Part of going solar is altruistic. An early study conducted in the United States and Europe concluded that switching from fossil fuel to solar power could potentially cut air pollution by 90%. That's a remarkable number. But there's a second, more immediate and personal benefit to using solar panels. Free electricity anywhere there is sun!
Solar panels are amazingly versatile. And you don't have to remortgage your house to reap the benefits of using clean energy. You can start small and affordable with a portable panel designed to charge your USB devices, or you can step up to something that brings convenience to camping, allowing you to charge 12-, 24-, or even 48-volt batteries with nothing more than a clear day. Of course, you can make the big commitment and cover your roof in solar panels and live off the grid, so to speak. Whatever you want to power, there's a way to get the job done with solar.
But if you're like most people, charging your phone with the sun seems like magic, not science.This view here here to help demystify solar power and give you the information you need to purchase panels with confidence. If you want a little more guidance after you read this shopping guide, jump back to the top of the page where we've narrowed the selection to five of the best solar panels on the market.
THE SCIENCE OF SOLAR POWER
Way back in the 1800s, a French physicist named Edmund Becquerel realized that some materials produced a small electric current simply by being exposed to the sun. His discovery of this photovoltaic effect provided the operating principle for the solar cell.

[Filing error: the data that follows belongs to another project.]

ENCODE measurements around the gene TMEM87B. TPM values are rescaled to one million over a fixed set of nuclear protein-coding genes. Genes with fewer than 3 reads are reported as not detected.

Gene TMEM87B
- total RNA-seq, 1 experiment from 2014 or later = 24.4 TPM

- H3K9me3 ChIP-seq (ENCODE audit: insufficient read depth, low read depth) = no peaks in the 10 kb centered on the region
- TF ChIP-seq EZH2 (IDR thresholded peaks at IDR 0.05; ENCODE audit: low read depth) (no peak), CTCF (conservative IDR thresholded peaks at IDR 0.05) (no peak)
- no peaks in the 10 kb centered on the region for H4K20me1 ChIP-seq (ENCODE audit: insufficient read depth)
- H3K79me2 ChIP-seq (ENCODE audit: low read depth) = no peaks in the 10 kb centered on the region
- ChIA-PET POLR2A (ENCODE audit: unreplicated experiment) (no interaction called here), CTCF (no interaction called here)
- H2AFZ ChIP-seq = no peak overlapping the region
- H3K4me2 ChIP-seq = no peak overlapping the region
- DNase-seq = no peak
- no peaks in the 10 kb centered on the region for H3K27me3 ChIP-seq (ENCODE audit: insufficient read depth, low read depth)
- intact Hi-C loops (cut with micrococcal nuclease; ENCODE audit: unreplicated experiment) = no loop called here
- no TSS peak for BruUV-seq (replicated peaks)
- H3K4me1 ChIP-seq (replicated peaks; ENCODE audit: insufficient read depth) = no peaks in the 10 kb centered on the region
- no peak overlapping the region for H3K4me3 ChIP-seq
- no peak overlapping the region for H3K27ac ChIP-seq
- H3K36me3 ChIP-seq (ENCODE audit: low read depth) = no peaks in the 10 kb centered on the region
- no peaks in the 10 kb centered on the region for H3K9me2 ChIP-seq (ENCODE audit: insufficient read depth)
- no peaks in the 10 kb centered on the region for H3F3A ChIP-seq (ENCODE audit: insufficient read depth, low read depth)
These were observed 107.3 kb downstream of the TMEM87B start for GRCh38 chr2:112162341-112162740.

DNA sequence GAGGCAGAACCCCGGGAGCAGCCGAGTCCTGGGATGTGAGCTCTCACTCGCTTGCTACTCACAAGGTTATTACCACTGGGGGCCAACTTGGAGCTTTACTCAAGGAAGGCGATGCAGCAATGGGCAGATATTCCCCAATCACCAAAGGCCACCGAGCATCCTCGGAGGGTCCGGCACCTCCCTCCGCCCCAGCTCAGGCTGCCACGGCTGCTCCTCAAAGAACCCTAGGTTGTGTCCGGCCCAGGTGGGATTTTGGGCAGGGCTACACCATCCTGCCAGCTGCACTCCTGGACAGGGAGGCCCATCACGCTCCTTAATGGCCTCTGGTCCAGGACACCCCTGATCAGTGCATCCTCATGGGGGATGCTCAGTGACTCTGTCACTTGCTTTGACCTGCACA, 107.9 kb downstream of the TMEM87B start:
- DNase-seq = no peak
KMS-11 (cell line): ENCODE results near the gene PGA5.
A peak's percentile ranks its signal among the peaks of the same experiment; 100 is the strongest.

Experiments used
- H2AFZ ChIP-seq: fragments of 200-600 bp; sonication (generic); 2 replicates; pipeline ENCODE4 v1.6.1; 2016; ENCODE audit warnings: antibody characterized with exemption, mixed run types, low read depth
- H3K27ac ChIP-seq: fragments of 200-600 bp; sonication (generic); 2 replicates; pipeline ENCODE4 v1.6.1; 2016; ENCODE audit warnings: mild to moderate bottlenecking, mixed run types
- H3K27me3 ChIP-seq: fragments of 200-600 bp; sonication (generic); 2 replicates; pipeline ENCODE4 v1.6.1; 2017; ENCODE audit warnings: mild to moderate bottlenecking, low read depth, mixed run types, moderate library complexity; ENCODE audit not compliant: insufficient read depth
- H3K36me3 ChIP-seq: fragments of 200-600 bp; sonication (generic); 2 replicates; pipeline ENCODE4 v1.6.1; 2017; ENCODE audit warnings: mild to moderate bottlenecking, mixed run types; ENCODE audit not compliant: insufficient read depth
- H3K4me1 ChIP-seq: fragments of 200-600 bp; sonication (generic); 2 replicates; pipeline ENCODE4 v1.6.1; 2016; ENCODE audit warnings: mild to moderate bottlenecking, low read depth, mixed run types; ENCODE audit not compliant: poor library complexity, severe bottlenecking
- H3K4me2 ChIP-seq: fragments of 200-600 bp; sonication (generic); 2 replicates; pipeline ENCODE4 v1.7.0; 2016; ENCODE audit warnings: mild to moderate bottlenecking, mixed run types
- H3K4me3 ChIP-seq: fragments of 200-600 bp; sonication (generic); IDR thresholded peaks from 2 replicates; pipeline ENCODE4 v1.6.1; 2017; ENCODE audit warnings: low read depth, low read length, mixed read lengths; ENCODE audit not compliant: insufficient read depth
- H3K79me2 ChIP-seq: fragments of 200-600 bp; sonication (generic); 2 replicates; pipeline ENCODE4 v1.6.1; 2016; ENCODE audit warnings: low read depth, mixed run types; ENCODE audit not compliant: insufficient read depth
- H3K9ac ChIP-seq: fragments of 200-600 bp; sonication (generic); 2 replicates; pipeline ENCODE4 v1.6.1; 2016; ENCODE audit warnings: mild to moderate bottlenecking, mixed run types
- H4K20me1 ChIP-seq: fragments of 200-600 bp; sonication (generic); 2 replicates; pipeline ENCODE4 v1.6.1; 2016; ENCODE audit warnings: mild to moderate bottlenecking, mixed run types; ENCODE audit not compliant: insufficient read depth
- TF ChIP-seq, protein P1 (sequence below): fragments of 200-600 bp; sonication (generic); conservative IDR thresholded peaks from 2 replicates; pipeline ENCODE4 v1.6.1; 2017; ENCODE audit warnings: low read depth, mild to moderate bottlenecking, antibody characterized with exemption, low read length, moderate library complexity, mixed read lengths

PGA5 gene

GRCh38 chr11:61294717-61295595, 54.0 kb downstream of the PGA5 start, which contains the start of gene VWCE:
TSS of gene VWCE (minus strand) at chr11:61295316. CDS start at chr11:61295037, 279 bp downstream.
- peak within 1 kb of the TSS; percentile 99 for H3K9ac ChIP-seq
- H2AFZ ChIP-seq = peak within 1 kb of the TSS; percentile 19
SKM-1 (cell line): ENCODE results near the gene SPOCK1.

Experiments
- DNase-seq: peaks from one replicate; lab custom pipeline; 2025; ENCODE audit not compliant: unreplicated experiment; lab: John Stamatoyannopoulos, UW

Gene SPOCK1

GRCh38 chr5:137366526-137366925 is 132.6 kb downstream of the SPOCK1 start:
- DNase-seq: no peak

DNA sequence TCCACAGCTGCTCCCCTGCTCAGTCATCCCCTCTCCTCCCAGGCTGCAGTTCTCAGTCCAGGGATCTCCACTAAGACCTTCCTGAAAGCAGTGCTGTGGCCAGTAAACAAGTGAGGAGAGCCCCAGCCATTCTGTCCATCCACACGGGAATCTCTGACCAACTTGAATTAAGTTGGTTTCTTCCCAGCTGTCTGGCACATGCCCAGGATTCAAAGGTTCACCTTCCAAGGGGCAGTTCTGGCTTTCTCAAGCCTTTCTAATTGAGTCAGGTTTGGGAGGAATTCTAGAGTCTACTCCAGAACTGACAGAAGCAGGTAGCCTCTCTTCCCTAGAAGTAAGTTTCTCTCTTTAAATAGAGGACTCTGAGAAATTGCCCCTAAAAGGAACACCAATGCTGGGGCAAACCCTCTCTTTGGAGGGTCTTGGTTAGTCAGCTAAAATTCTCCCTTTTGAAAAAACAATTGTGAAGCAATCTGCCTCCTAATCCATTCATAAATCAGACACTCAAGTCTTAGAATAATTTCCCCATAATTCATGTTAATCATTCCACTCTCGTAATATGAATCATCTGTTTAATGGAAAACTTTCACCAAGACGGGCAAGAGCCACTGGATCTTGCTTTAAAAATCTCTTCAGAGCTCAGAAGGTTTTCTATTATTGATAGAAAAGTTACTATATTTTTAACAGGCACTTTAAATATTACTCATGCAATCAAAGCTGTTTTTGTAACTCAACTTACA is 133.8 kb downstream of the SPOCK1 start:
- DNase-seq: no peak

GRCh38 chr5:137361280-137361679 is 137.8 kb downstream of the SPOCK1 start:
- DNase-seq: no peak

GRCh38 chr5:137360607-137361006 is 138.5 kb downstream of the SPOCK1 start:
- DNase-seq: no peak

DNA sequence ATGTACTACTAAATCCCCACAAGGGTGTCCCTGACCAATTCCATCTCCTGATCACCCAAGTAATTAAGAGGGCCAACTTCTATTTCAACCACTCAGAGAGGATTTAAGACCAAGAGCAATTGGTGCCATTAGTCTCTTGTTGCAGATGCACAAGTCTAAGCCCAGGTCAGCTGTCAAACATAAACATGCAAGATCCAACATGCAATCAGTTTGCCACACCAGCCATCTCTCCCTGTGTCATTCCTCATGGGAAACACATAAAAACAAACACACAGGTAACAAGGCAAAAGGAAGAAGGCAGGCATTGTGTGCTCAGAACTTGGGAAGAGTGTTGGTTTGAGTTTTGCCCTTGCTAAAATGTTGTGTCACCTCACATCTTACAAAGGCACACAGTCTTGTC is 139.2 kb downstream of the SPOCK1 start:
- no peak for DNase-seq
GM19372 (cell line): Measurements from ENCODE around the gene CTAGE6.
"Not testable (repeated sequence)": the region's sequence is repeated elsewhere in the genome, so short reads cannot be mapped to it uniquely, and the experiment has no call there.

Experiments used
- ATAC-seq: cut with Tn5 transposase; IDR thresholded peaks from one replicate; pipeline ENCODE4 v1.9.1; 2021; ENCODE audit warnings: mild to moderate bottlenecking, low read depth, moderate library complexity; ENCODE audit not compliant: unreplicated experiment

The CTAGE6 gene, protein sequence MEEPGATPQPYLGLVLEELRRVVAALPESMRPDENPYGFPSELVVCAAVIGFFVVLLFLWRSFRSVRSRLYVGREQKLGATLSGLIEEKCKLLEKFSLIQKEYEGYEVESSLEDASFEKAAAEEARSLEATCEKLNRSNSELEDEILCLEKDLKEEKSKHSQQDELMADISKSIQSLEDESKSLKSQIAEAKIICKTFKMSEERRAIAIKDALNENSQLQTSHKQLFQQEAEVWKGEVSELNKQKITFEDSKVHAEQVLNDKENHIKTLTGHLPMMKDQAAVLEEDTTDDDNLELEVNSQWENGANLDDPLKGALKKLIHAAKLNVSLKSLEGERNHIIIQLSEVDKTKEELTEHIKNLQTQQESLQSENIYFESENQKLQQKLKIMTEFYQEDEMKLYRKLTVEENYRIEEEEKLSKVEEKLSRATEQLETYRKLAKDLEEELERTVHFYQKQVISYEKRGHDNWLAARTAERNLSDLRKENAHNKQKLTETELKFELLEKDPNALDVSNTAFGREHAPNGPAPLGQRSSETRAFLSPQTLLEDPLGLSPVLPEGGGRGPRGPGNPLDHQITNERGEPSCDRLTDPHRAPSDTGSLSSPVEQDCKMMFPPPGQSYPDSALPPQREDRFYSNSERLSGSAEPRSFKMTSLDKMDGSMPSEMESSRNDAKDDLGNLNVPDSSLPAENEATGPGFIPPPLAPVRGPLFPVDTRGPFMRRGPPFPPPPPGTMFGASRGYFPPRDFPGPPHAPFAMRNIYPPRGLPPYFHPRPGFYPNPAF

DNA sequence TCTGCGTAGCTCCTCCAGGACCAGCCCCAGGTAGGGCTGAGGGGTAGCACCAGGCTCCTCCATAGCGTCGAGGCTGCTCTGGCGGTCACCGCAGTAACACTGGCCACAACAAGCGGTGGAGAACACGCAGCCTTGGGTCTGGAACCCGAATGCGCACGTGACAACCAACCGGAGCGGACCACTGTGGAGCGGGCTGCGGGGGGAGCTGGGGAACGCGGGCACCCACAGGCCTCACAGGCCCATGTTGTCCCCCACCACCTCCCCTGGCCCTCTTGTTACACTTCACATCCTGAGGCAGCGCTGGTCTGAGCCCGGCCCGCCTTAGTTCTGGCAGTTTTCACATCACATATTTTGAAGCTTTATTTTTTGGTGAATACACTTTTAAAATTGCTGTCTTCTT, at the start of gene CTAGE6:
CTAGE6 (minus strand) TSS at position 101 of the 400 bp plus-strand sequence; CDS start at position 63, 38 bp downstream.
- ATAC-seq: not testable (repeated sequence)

The most common solar cells are made of two different types of silicon layered together to encourage electron movement. The silicon is sandwiched between two outer conductive layers and covered by glass with an antireflective coating (light that bounces off a solar panel is wasted). When light hits these cells it catalyzes a specific movement of the electrons, which creates the flow or current that we call electricity.
For a visual, think of meandering cattle being herded into a cattle chute. The cows won't enter the chute on their own, but under the direction of the herder, the cows travel to their required destination. In a solar cell, sunlight is the herder of electrons.
Module: Since a single solar cell can only produce one-half volt of electricity, these cells are wired in parallel to create a module.
Panel: The modules, in turn, are connected together to create a solar panel.
Array: Several solar panels can be connected to form an array, that familiar, futuristic-looking grid you see on roofs.
TYPES OF SOLAR PANELS
The technology of solar power is advancing rapidly. New materials, techniques, and processes are constantly being discovered and tested. Currently, however, there are only three broad categories under which we can place all solar panels: monocrystalline, polycrystalline, and thin film.
Monocrystalline is "grown" from a single seed crystal that is dipped into molten silicon. The seed is drawn up and rotated, forming a tubular ingot. This ingot is shaved and sliced to make the familiar flat black wafers with rounded corners that you see on many solar panels.
Made from the highest-grade silicon, these panels are the most efficient.
These panels offer the highest output.
These panels last the longest.
Monocrystalline panels perform well in warm weather (up to about 77°F).
Because of the process and the waste, these panels are the costliest to produce.
If a panel is only partially covered by debris or shade, the entire panel can cease to function.
The efficiency of these panels decreases as the temperature climbs over 77°F (losing about 1% efficiency for every few degrees hotter).